Hi! Thanks for your comment and for taking the time to read the review.

(I stand corrected on the Native American poet.)

I realize that the introduction is styled as-so on purpose--it just didn't do it for me. It wasn't a standard language issue, the tone just didn't resonate or encourage me as a reader, though it might be more welcomed by other readers.

(I had a word limit as well, this review was initially twice as long and dealt with the art.) The art felt like an accessory, a "by the way here are some visual artists with cool pictures", and it kind of gets the short end of the stick. I found this unfortunate because I noticed Kara Walker and was wondering what the rationale was behind including her as being illustrative of Gurlesque.

I find it really interesting that no Latina or African American poets could be found writing in this style. But maybe with the increased attention to the style we will see this changing.

I'm sorry my intro was not to your liking. I obviously took a risk writing an intro that was "performing the Gurlesque" in a highly stylized voice, but I've been amazed at the number of reviewers who seem to think I was not conscious of this move or that this is the only way I know how to write or that I meant it as a straightforward introduction. One thing this seems to show me is that perhaps we are even more uncomfortable with "academic" or "scholarly" essays that stray from the standard language and modes than we are with poetry that does this same kind of straying.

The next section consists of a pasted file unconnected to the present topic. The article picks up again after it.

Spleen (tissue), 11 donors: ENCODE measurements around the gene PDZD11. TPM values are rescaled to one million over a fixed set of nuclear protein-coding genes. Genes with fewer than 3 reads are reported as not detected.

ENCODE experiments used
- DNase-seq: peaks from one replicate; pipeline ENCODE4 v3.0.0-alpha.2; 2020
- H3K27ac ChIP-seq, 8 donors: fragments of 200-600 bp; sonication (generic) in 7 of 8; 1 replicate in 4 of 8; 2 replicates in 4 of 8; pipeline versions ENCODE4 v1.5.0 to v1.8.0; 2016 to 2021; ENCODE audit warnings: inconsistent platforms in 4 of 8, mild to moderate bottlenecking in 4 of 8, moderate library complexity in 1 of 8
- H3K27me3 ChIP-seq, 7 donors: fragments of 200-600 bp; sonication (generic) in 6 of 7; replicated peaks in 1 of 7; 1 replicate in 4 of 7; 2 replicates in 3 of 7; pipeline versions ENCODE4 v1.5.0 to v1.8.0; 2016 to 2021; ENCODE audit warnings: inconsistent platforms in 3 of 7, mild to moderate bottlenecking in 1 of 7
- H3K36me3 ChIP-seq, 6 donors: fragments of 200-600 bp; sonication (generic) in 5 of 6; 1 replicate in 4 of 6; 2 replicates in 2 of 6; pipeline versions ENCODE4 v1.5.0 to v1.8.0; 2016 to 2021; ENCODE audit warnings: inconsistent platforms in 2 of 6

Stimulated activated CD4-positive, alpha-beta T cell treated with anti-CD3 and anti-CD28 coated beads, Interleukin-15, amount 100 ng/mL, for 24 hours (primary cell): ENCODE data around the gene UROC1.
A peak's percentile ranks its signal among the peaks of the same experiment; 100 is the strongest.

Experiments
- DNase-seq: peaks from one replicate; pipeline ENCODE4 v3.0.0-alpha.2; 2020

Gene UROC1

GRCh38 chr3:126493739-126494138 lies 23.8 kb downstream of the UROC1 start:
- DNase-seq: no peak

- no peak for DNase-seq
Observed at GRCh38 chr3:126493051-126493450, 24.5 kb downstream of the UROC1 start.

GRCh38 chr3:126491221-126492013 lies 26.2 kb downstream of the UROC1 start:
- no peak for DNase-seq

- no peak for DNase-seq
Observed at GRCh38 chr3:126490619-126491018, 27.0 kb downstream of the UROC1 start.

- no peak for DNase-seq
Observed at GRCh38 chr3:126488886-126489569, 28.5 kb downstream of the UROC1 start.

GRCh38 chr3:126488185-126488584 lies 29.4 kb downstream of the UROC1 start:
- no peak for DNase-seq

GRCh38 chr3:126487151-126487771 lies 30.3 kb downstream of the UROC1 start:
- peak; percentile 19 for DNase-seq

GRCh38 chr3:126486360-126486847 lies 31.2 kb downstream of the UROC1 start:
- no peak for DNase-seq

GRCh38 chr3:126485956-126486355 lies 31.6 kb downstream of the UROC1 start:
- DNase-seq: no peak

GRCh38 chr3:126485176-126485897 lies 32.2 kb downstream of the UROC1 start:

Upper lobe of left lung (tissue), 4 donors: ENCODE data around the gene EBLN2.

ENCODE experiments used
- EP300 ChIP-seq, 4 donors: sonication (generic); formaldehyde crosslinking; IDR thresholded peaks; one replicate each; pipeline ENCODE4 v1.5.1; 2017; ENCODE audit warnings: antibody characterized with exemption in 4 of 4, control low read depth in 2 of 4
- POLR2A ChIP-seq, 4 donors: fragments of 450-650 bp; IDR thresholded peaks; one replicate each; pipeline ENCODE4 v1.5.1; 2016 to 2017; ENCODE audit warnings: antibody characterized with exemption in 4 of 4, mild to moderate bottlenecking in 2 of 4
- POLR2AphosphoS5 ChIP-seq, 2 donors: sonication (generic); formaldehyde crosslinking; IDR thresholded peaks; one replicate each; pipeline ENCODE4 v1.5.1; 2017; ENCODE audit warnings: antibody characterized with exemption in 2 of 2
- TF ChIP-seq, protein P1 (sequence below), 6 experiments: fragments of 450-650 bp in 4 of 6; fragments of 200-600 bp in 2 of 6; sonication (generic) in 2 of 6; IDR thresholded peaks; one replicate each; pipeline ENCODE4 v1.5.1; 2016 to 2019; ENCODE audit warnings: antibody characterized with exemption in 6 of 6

In any case, Lara and I were also disappointed not to locate more women of color writing in what we consider a Gurlesque style who had full-length books out when we were compiling the book. (There is, however, a Native American poet in the book.) We searched for the most diverse range of poets we could find, specifically for African-American and Latina poets working in this style, but did not find them, though you did not mention that the visual arts portfolio does indeed include both Latina and African-American artists. The book comprises the work we found which most clearly showcased our concept: our aim was to be illustrative of the theory, rather than a large compendium.